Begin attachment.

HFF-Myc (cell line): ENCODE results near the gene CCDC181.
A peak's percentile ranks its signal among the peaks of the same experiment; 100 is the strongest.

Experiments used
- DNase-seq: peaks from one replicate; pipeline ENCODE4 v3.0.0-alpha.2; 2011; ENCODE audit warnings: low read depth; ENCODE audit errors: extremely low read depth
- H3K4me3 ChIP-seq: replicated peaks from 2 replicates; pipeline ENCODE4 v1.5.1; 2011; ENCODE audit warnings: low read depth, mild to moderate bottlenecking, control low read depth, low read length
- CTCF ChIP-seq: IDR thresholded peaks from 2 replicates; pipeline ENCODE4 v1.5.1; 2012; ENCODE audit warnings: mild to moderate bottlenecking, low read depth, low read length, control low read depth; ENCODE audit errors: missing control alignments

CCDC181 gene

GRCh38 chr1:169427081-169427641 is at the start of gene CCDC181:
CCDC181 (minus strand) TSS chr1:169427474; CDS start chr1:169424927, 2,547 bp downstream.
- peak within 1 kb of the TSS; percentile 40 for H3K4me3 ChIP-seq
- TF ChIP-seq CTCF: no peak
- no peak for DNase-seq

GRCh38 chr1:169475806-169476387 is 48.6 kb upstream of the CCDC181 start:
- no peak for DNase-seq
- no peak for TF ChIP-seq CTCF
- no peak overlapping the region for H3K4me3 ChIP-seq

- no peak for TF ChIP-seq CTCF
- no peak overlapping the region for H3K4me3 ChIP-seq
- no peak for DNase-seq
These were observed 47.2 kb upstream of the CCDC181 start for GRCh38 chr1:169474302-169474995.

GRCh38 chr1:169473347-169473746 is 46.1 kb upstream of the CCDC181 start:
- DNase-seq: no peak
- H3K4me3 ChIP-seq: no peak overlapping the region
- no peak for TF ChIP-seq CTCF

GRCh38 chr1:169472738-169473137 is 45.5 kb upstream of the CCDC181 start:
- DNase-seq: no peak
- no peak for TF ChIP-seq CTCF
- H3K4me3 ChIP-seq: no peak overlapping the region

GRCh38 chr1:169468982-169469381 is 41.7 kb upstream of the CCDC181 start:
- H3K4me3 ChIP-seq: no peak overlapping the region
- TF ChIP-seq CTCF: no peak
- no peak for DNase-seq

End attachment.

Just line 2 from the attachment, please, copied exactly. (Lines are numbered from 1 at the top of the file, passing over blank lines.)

A peak's percentile ranks its signal among the peaks of the same experiment; 100 is the strongest.